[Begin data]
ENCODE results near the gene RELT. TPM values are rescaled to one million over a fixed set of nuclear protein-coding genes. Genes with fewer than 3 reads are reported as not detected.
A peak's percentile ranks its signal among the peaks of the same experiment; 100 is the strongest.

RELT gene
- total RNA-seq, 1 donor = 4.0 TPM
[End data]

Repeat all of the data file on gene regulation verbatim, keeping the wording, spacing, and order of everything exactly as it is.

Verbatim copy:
ENCODE results near the gene RELT. TPM values are rescaled to one million over a fixed set of nuclear protein-coding genes. Genes with fewer than 3 reads are reported as not detected.
A peak's percentile ranks its signal among the peaks of the same experiment; 100 is the strongest.

RELT gene
- total RNA-seq, 1 donor = 4.0 TPM